Hooker:

The number 2 jersey has seemingly been Ross Ford’s in perpetuity and he showed more consistency at the set piece than his rivals for the jersey during the RWC – but if Stuart McInally can come back from injury as strongly as he finished last season then the former Scotland captain is going to have a serious fight on his hands for both club and country. McInally is a real modern hooker with great breakdown skills and he’s shown at Pro 12 level his work at both scrum and lineout is up to scratch. He doesn’t have the same bulk as Ford but is heavier than his main competitor from Glasgow, Fraser Brown, who also provides a good turnover threat. Neil Cochrane is a fine pro but his chance for international honours has probably come and gone. Kevin Bryce is the closest to Ford in sheer size and is yet another converted back row but he’s struggled to make the breakthrough at Glasgow and may yet be surpassed by Fergus Scott (little brother of Matt) who has shown some fine form in the early part of the season for the Warriors. Again though size may be an issue as he is 2 ½ stone lighter than Ford and at 23 he surely should have bulked up by now. As ever (seemingly) Pat MacArthur is the odd man out – regularly Gregor Townsend’s first pick for Glasgow but ignored by the Scotland selectors, the Roddy Grant of the West coast…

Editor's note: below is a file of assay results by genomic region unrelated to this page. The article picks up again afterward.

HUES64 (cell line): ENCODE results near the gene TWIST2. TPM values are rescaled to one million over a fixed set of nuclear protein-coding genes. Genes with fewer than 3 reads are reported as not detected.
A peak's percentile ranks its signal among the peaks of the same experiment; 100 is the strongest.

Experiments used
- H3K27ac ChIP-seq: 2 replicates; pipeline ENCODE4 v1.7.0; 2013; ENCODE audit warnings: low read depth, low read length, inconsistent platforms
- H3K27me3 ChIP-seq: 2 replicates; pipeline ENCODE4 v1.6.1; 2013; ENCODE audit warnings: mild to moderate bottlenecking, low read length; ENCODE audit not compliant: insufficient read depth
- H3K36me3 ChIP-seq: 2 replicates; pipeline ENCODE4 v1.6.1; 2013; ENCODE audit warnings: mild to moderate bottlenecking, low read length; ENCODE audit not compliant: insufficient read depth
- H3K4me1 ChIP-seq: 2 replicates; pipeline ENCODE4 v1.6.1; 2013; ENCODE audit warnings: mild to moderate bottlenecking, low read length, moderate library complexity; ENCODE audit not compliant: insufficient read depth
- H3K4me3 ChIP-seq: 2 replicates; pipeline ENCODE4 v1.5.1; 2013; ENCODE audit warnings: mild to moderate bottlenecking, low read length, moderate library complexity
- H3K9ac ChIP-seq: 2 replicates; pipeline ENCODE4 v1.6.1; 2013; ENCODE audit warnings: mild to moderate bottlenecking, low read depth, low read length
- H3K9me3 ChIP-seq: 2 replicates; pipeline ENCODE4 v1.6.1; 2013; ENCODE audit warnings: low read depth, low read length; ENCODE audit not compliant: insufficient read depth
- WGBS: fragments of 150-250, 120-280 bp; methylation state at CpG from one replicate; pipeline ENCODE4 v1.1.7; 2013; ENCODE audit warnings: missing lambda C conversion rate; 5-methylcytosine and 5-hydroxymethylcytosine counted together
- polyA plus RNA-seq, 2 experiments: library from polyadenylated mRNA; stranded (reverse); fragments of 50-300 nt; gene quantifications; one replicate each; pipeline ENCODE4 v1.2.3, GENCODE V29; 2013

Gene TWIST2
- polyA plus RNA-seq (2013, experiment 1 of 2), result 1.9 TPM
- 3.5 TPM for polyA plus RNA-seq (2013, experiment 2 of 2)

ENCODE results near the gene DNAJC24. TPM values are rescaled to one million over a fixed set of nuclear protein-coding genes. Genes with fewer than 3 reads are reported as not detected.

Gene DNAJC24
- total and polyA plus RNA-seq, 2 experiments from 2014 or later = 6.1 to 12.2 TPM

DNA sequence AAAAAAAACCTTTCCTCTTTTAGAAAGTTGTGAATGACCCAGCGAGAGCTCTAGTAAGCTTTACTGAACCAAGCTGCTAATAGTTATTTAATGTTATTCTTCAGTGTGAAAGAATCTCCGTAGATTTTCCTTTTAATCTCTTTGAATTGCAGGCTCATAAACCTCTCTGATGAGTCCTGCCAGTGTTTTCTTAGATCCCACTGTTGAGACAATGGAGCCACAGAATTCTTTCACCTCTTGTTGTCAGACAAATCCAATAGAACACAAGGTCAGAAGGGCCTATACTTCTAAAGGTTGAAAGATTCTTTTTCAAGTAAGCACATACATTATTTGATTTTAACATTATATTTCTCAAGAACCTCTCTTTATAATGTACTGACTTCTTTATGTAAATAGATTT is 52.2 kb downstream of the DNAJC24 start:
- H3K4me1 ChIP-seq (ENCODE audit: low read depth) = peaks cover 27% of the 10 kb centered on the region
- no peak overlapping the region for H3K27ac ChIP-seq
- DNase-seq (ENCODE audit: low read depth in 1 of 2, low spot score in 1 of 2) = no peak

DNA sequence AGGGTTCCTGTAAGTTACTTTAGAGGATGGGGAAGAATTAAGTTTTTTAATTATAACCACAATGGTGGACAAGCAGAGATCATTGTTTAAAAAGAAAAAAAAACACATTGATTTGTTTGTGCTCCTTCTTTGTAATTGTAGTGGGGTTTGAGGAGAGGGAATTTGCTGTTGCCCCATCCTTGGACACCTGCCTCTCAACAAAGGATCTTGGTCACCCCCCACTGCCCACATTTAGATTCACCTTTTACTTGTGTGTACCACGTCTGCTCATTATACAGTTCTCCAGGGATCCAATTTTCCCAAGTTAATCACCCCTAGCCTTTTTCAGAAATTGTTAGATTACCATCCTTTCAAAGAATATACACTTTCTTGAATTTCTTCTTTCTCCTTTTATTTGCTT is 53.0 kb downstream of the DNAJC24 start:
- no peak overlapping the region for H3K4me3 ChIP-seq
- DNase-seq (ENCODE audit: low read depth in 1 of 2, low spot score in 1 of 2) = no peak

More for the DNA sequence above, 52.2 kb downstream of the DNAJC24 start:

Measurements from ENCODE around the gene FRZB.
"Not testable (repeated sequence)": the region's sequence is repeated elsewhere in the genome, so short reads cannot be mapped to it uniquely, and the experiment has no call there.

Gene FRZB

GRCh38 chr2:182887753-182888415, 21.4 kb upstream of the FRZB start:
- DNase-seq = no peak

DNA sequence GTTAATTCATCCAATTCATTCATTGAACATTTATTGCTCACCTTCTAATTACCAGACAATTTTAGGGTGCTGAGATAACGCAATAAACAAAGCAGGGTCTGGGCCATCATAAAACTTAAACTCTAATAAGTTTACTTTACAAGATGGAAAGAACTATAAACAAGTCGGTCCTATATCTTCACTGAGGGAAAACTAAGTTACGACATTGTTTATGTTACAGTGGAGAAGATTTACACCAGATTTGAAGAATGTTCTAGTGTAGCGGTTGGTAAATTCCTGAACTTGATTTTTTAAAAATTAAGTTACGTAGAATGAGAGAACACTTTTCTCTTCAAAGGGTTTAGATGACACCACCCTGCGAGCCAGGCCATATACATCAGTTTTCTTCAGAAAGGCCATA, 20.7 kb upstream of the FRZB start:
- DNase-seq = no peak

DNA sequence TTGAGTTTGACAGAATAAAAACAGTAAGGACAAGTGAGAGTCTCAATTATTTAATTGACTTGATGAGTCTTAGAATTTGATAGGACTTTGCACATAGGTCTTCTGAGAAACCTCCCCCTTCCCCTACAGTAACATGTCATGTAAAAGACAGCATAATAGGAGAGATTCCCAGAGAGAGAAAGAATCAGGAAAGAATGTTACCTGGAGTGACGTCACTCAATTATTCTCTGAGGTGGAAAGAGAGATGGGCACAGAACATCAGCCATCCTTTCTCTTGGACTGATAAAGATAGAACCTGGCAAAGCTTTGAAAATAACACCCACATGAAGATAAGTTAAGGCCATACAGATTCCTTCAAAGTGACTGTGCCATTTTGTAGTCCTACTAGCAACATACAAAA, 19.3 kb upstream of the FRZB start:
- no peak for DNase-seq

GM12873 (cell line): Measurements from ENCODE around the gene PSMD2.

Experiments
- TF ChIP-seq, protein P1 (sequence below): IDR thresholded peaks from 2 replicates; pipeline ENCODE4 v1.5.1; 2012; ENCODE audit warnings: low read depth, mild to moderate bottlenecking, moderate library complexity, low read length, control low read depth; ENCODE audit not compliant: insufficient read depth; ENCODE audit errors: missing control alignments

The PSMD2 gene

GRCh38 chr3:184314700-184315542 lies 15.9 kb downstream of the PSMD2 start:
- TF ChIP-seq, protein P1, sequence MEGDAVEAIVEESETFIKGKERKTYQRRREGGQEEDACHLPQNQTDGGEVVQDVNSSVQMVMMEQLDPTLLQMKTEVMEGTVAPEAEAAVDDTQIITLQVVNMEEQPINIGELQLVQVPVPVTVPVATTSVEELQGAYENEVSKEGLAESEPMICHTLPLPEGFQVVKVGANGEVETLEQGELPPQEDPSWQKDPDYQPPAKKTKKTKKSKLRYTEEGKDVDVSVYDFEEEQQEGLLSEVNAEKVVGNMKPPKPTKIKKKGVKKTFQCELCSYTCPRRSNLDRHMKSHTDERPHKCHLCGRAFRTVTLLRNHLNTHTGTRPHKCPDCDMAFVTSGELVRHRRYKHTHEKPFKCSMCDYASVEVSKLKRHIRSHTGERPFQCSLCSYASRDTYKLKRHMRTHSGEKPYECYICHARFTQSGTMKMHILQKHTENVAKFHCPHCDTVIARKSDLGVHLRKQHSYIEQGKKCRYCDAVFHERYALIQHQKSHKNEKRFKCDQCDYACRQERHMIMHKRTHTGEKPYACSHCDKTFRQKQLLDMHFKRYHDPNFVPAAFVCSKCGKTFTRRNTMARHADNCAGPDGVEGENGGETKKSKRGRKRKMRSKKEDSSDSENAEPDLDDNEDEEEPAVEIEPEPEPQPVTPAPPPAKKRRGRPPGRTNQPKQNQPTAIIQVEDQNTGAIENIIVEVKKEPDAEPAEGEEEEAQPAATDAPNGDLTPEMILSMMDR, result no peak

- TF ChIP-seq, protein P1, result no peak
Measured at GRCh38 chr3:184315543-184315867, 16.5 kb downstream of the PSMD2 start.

Loosehead prop:

Alasdair Dickinson has transformed himself into one of the most solid and consistent LHs in the Northern Hemisphere and is likely to remain the man in possession of the number 1 jersey until age starts to take its toll – which can be very late on for props. Still it’s probably sensible for Edinburgh and Scotland to be looking at succession planning now and Rory Sutherland is likely to fit the bill for both club and country having stepped into the Gunners front row with only a small drop off from his older colleague. Sutherland will face a challenge from the west coast lead by the Scotstoun Express himself, Gordon Reid, who at this moment is the next best option after Dickinson having improved his scrummaging hugely over the past 2 or 3 seasons. Ryan Grant is still struggling to recover the form that saw him tour with the Lions and Alex Allan may surpass him this season, although the younger of the two former Gunners would still currently be filed under the heading ‘mobile prop’ rather than someone who would be expected to lock out the scrum at the top level. Given the longevity of front rowers the coaches may not need to look to far outwith this group over the next four years. Alan Dell or Grant Shiells may come into consideration but they’re likely to struggle to get serious game time at Edinburgh. Glasgow should be looking to LHs at around 18/19 years old in order to keep their conveyor belt going.

In part 4 – a potential squad for Rugby World Cup 2019 in Japan!


Picture courtesy of Adrian Henry. Visit Rugby People for more of Adrian’s fine work.